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In summary, the Dirac Equation falls under quantum field theory (QFT), which is the correct explanation for antimatter. Antimatter exists in the Dirac Equation because of the incorporation of complex numbers in QFT, allowing for continuous transformation between states. The use of complex numbers also avoids path cancellation, leading to the Principle of Least Action in the sum over history approach. It is interesting that quantum mechanics is essentially a Wiener process in complex time.

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bluecap said:

Forget Dirac's equation and holes etc etc. It was simply a beautiful and brilliant way-station to the correct explanation via QFT.

QFT is the correct explanation for antimatter.

Complex numbers are intrinsic to QM. The reason is it allows continuous transformation between states:

http://www.scottaaronson.com/democritus/lec9.html

There are other reasons as well eg you do not get path cancellation so you have the Principle Of Least Action in the sum over history approach without complex numbers. It's interesting, and a bit of a mystery, that QM is basically a Wiener process in complex time.

Thanks

Bill

The Dirac Equation is a mathematical equation that describes how quantum particles, such as electrons, behave. It takes into account both special relativity and quantum mechanics. On the other hand, the Wave Function is a mathematical function that describes the probability of finding a particle in a particular location at a particular time. It is derived from the Schrödinger Equation, which is a non-relativistic version of the Dirac Equation.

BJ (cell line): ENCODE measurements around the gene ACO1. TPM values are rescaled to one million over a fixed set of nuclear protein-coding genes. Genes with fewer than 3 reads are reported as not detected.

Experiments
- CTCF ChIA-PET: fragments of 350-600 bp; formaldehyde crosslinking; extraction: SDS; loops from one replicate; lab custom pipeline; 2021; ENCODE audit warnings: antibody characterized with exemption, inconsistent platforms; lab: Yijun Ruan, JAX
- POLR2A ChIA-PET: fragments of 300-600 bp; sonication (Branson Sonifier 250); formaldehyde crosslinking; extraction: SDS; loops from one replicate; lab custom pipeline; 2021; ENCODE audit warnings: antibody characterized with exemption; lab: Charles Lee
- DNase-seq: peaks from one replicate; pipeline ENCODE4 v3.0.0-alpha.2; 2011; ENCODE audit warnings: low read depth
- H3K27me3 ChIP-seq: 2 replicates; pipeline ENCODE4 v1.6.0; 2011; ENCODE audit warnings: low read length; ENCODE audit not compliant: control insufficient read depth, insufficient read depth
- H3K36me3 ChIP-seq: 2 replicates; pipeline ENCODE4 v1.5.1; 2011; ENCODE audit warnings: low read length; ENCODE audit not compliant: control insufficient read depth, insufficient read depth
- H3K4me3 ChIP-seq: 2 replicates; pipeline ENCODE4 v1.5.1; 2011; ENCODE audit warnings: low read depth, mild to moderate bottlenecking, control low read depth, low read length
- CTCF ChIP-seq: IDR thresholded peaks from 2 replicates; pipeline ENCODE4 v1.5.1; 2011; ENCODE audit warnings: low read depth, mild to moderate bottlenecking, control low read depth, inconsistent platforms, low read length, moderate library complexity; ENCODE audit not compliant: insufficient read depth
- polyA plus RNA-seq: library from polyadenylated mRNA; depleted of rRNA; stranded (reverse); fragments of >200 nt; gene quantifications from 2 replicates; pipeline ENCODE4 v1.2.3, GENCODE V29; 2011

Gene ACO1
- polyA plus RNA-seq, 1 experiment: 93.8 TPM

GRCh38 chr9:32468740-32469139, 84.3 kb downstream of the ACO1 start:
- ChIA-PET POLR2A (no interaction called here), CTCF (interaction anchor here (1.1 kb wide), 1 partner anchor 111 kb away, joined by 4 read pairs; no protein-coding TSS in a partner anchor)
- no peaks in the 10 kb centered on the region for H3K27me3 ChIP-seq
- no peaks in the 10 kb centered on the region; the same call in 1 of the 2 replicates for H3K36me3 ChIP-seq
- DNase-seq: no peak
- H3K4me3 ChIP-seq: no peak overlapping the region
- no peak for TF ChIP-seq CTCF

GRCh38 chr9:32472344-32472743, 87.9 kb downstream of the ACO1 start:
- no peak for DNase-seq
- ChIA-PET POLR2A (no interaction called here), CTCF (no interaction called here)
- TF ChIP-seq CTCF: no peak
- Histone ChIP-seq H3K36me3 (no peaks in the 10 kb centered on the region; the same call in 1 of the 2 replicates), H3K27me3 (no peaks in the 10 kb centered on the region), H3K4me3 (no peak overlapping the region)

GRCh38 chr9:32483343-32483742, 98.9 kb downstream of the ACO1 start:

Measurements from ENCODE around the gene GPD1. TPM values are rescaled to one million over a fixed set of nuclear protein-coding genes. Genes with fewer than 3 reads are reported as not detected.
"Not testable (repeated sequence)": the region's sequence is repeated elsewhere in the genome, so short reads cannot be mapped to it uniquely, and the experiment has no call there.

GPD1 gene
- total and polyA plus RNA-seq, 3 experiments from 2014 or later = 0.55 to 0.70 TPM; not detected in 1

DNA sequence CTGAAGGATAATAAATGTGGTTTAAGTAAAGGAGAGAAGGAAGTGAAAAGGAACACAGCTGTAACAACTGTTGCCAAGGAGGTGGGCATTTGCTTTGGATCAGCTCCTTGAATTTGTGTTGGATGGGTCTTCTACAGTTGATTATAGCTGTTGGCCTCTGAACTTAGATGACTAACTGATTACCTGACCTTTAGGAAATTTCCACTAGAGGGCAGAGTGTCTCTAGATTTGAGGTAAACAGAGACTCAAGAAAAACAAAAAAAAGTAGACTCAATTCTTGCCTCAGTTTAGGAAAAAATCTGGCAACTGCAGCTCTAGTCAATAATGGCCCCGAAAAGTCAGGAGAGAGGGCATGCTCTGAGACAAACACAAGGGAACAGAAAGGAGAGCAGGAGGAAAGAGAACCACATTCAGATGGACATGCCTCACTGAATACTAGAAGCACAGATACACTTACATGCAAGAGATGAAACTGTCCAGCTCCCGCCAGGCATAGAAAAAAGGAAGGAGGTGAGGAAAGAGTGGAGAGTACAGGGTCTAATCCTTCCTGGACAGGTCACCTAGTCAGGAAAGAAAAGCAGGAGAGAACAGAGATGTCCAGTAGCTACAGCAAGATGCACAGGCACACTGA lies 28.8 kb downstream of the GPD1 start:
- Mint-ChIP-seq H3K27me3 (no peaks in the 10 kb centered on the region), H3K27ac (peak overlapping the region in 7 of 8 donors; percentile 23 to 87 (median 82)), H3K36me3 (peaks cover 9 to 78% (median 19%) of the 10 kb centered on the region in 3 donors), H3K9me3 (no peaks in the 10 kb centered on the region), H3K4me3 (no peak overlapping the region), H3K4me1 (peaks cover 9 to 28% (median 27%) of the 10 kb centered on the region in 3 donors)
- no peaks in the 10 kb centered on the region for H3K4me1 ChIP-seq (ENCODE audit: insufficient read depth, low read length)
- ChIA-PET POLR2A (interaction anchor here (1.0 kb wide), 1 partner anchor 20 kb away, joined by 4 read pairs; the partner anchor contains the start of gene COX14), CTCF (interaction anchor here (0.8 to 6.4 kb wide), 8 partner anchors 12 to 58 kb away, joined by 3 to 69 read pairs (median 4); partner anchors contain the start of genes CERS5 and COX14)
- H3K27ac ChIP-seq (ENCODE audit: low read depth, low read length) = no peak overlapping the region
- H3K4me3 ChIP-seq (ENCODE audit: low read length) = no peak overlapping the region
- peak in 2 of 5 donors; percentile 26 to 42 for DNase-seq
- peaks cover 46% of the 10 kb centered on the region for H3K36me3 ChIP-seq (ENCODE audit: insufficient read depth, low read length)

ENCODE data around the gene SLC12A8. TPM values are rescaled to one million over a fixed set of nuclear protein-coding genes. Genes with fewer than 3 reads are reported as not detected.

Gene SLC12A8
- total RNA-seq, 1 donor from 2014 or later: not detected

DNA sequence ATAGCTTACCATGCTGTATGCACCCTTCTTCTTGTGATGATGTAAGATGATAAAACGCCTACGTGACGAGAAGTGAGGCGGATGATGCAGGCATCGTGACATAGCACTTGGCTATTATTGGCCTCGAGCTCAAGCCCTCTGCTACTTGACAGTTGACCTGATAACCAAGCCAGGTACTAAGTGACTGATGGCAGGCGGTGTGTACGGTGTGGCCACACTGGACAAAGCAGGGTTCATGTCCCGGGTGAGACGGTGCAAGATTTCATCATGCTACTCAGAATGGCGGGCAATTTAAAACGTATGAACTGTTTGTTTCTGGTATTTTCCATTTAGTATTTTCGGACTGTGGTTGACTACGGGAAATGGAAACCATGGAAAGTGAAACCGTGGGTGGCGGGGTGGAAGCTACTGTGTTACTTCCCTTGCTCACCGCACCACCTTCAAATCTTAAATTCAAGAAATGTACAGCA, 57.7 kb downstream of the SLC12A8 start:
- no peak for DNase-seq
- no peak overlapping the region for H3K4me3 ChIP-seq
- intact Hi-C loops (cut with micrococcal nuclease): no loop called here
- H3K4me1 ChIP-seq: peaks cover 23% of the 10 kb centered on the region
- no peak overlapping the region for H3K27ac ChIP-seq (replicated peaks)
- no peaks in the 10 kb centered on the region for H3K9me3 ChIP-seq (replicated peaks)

Both the Dirac Equation and the Wave Function are accurate in their respective domains. The Dirac Equation is more accurate for particles moving at high speeds, close to the speed of light, while the Wave Function is more accurate for particles moving at slower speeds. Therefore, both equations are important and necessary for understanding the behavior of quantum particles.

No, the Dirac Equation and the Wave Function cannot be used interchangeably. The Dirac Equation is a differential equation that describes the evolution of the wave function over time, while the Wave Function is a mathematical function that represents the state of a particle at a specific time. They are two separate concepts that work together to describe the behavior of quantum particles.

The Dirac Equation and the Wave Function have many applications in theoretical and experimental physics. They are used in fields such as quantum mechanics, particle physics, and condensed matter physics to understand the behavior of particles at the quantum level. They are also used in technologies such as transistors, lasers, and magnetic resonance imaging (MRI).

Yes, it is possible to solve the Dirac Equation and the Wave Function analytically for simple systems, such as a single particle in a potential well. However, for more complex systems, numerical methods are often used to approximate the solutions. Additionally, there are many approximate solutions and simplifications of the equations that are used in various applications.

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